[Numpy-discussion] CI Testing

Stanley Seibert sseibert at anaconda.com
Fri Sep 14 15:24:58 EDT 2018


On Thu, Sep 13, 2018 at 9:48 AM, Charles R Harris <charlesr.harris at gmail.com
> wrote:

>
> On Thu, Sep 13, 2018 at 8:30 AM Stanley Seibert <sseibert at anaconda.com>
> wrote:
>
>> Another minor annoyance is that the link on the Github "Checks" page that
>> says "View More Details on Azure Pipelines" takes you to a login page,
>> which then forwards you to the public (no login required) pipeline build
>> results page.  As a result, people might not realize you can view the build
>> results for public projects without a Microsoft account, so you'll probably
>> want to put a build status badge with a direct link somewhere prominent in
>> the README.
>>
>> On Thu, Sep 13, 2018 at 9:25 AM, Stanley Seibert <sseibert at anaconda.com>
>> wrote:
>>
>>> I'm still trying to wrap my head around the security model here.  The
>>> onboarding wizard makes it pretty easy to get started, but the UI
>>> afterwards has a lot of complexity for managing fine grained permissions.
>>> As I understand it, I made a "numba" project with my Microsoft account, but
>>> I can add other Microsoft accounts to the project and give them varying
>>> access to administer the project.  None of these user accounts or
>>> permissions connect directly to Github accounts, so that is annoying if you
>>> have a large core dev team you want to give permission to manage builds.
>>> They will all need Microsoft accounts, and you will have to grant them
>>> admin access to the project.  (Still trying to figure out how to do that
>>> for Numba...)
>>>
>>> Azure Pipeline's connection to Github itself (to post CI status under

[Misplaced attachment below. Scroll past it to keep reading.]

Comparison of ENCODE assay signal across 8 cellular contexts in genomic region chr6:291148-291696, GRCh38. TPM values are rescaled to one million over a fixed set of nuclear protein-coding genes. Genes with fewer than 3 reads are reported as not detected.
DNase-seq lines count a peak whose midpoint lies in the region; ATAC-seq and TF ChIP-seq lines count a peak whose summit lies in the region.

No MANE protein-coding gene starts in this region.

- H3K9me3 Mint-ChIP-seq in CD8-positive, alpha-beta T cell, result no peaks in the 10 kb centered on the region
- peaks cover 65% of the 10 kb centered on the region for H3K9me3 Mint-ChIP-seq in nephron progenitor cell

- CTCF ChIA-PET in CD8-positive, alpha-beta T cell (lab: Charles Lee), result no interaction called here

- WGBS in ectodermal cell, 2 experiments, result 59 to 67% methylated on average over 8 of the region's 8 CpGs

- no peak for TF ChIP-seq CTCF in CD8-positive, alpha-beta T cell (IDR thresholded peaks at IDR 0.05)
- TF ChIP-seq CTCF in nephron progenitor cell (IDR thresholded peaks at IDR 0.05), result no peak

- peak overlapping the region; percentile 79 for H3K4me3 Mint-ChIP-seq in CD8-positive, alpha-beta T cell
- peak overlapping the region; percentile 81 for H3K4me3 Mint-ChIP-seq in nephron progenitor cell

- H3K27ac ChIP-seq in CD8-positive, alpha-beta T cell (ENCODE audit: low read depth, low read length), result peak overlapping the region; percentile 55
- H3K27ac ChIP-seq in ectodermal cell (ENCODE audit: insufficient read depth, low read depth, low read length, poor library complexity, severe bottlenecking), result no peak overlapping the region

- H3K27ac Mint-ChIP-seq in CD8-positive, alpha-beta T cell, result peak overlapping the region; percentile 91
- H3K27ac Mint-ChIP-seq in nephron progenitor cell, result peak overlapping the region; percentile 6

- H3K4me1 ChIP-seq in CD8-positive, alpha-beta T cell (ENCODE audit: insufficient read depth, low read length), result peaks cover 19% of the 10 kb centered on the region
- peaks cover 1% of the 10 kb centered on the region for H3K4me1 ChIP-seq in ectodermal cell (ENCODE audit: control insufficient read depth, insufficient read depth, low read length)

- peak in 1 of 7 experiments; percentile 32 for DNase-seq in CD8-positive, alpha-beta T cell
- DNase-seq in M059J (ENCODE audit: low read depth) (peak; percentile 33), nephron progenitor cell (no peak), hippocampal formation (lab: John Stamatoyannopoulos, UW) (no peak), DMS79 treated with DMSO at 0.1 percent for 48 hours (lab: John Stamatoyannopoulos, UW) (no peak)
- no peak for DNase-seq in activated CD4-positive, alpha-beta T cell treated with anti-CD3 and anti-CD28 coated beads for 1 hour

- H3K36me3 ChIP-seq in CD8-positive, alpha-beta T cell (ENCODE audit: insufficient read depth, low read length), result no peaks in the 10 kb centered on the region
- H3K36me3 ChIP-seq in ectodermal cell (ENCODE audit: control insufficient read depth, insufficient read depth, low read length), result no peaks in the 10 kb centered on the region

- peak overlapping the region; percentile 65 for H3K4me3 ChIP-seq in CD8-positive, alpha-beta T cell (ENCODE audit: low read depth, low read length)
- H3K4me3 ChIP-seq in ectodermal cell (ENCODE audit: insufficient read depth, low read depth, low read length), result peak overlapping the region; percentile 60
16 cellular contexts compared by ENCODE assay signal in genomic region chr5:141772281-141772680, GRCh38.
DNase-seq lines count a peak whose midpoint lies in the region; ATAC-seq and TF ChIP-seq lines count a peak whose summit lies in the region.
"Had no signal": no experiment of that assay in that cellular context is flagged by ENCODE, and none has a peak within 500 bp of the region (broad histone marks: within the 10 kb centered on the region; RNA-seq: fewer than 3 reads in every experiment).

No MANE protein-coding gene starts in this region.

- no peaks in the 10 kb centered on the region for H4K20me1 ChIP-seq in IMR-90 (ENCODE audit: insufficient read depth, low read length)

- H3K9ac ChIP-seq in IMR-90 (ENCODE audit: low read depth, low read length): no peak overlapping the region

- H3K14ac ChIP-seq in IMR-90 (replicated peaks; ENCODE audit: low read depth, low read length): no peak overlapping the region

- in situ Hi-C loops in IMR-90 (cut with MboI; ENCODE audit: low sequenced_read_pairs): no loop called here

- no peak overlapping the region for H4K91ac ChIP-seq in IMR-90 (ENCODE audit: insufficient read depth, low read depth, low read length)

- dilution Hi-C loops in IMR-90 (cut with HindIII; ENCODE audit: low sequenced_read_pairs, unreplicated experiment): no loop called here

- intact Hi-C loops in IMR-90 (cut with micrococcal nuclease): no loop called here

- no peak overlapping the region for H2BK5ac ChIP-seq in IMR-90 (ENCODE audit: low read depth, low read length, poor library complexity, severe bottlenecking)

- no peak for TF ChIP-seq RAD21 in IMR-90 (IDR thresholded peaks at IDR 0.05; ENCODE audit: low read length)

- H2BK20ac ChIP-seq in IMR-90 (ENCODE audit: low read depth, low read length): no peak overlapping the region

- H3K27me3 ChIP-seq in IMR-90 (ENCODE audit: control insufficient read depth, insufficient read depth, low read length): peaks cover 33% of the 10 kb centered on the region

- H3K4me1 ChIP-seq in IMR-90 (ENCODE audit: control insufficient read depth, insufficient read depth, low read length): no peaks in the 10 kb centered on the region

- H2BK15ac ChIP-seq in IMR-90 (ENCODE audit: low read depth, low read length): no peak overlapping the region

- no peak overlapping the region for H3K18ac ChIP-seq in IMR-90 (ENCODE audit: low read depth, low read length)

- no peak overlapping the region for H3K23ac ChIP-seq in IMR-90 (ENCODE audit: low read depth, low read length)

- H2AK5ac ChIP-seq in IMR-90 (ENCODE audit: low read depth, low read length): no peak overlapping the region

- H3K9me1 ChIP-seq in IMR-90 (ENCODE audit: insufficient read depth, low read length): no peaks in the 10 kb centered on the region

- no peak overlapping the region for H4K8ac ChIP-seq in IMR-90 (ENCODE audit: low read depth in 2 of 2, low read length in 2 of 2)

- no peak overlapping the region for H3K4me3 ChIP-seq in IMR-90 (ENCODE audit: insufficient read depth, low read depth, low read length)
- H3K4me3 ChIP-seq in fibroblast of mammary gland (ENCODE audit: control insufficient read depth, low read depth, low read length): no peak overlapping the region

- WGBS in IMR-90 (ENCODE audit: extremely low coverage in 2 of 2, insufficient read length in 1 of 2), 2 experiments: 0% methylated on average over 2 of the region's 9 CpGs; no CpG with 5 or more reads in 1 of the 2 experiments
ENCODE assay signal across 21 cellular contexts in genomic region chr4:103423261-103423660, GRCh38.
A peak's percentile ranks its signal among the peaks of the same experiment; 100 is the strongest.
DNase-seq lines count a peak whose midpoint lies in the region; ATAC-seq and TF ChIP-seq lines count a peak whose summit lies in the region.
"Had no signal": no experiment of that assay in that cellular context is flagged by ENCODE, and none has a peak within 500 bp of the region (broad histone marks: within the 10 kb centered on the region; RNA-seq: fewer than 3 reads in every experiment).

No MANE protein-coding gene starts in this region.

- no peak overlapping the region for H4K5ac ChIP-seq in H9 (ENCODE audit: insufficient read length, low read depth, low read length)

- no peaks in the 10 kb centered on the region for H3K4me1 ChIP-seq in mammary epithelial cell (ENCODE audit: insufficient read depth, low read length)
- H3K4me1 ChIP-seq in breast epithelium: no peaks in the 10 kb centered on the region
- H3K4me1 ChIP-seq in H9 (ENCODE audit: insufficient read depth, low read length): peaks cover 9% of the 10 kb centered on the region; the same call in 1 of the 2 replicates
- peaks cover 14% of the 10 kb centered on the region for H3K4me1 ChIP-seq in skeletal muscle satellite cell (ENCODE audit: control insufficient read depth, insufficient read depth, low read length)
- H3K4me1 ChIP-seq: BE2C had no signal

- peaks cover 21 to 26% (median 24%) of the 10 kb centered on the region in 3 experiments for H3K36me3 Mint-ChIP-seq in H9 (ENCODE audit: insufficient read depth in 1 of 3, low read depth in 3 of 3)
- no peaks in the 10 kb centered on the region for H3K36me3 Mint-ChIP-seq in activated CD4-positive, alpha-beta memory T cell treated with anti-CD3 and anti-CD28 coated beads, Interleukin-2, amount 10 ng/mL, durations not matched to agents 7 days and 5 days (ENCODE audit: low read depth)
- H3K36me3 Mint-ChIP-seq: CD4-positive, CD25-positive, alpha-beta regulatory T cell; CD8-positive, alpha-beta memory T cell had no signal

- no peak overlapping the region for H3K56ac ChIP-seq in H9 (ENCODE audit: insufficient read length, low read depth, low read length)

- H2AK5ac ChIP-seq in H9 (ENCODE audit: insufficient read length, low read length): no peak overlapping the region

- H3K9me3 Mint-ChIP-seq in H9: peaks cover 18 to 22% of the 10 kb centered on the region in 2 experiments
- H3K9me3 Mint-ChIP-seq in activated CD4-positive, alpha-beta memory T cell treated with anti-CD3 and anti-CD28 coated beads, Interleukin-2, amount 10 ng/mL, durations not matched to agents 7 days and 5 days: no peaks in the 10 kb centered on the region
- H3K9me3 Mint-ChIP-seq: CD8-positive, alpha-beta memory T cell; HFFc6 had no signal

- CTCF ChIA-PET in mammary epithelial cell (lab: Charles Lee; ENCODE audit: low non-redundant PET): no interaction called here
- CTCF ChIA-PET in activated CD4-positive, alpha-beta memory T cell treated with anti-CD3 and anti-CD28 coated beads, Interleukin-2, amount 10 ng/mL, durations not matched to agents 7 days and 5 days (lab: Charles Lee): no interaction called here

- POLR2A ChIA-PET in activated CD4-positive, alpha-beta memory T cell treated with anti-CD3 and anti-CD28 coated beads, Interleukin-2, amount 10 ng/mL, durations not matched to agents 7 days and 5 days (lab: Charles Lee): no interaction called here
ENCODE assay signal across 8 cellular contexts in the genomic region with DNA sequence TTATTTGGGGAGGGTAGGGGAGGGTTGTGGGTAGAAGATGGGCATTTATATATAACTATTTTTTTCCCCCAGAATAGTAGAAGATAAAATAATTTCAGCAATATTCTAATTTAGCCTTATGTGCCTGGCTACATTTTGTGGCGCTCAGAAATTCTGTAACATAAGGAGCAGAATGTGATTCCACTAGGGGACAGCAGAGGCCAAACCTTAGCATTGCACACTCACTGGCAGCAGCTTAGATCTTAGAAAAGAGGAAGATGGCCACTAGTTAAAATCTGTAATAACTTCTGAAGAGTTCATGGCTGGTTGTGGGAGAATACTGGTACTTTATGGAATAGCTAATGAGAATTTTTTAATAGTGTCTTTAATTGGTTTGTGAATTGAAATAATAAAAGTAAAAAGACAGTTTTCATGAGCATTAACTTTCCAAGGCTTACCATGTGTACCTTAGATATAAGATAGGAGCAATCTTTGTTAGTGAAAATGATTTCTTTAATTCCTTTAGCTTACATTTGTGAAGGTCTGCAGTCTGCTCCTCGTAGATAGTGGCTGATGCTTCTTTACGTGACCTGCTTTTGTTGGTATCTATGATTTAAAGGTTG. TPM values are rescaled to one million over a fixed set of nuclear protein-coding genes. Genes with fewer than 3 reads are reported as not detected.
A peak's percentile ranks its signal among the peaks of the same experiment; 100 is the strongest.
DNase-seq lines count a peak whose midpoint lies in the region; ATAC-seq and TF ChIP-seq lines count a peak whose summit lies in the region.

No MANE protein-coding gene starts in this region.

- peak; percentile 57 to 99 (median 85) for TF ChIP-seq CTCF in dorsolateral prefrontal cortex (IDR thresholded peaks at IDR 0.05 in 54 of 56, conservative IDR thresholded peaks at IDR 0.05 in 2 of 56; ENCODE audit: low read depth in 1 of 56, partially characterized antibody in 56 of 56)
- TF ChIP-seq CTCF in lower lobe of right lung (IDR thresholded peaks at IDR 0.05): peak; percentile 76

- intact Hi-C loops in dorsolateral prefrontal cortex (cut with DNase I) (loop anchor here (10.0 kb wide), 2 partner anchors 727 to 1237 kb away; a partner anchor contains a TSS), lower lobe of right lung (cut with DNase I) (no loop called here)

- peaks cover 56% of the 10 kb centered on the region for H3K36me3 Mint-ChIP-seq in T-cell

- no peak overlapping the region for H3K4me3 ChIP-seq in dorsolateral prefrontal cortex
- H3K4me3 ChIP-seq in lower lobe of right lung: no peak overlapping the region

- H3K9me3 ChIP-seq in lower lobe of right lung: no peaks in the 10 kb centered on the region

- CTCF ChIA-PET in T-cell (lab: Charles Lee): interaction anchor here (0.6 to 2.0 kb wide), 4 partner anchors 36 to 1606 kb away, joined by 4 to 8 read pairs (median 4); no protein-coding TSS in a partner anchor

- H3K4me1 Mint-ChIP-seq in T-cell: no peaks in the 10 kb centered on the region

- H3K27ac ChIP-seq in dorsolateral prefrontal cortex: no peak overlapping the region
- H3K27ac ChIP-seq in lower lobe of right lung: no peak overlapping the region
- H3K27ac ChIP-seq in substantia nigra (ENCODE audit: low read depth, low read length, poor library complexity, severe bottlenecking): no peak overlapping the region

>>> PRs, etc) can be done either by granting permission via a Github user's
>>> account, or by installing it as an "app" in the Github organization, which
>>> is the route I opted for.
>>>
>>
> Does Azure Pipeline respond to the Github hooks? We have hooks for all the
> other testing sites.
>

I added Azure Pipelines as a "Github App" (or rather their setup wizard
did), which does similar things to web hooks, but for the entire Github
organization.  I think if had used their other setup method, it would have
installed as a Github webhook.  Either way, the behavior is the same,
though.  The Azure Pipeline builder automatically responds to Github events
like commits to master and new/updated PRs by running the pipeline, and
then updating the PR "checks" accordingly with the results.

I should also note that if someone adds Azure Pipeline support to NumPy's
repo and has a question, tag the product manager for Azure Pipelines
(github ID: @chrisrpatterson) in your PR.  He found the Numba PR where we
added Azure support, and was able to escalate one bug we had with the
Ubuntu workers very quickly.  They seem to be very eager to help adoption
by the open source community.
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